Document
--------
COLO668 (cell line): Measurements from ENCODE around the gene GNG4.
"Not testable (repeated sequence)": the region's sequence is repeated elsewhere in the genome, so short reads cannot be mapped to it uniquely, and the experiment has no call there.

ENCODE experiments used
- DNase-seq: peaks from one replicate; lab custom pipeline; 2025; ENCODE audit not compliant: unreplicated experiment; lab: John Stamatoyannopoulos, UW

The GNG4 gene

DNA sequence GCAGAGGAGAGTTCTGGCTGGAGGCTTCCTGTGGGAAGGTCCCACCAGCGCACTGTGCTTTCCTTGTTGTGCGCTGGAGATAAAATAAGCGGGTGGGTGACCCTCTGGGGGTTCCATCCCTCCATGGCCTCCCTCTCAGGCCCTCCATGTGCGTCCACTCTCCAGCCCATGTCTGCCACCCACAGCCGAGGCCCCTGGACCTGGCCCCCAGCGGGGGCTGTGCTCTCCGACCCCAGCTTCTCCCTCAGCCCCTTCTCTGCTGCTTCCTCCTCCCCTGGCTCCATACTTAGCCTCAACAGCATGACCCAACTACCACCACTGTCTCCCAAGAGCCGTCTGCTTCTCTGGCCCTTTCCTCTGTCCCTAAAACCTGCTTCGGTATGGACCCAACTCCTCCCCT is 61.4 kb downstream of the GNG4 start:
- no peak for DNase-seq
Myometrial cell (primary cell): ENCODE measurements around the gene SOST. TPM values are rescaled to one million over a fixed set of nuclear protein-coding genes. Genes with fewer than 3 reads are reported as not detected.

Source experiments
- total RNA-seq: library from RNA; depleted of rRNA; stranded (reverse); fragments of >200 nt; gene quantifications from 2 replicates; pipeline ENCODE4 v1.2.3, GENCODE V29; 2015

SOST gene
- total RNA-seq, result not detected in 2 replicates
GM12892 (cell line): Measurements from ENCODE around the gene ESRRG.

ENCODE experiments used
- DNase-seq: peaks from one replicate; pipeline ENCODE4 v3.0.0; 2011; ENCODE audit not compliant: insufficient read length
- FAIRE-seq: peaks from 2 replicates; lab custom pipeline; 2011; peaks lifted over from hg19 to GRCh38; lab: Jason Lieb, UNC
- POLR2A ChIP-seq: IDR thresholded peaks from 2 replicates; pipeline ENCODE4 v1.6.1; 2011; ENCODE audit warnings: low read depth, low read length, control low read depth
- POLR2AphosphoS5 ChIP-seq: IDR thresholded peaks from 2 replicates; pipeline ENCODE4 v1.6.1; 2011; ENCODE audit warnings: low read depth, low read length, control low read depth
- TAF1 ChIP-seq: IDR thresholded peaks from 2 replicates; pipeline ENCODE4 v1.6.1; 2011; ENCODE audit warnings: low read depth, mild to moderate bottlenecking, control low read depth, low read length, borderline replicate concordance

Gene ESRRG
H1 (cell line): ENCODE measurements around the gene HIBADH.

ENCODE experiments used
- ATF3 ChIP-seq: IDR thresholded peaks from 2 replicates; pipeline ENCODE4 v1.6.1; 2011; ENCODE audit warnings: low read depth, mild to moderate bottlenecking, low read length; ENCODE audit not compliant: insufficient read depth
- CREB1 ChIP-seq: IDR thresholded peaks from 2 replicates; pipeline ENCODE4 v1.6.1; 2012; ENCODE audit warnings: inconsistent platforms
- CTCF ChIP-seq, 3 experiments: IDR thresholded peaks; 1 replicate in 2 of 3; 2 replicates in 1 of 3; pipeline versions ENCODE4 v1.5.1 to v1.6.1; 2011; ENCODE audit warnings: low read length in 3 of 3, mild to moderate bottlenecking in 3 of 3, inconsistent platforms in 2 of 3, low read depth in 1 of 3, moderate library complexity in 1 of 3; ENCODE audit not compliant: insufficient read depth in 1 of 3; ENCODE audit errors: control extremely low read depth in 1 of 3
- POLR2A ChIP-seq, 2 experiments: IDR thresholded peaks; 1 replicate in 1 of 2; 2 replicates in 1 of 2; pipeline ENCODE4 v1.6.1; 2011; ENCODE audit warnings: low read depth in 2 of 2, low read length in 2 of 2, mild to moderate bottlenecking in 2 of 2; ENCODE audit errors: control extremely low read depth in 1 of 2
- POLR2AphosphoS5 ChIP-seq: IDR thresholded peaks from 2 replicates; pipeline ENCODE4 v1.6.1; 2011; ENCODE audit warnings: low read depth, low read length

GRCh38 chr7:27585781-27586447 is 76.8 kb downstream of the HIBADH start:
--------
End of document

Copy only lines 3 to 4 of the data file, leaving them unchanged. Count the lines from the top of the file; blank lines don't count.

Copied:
ENCODE experiments used
- DNase-seq: peaks from one replicate; lab custom pipeline; 2025; ENCODE audit not compliant: unreplicated experiment; lab: John Stamatoyannopoulos, UW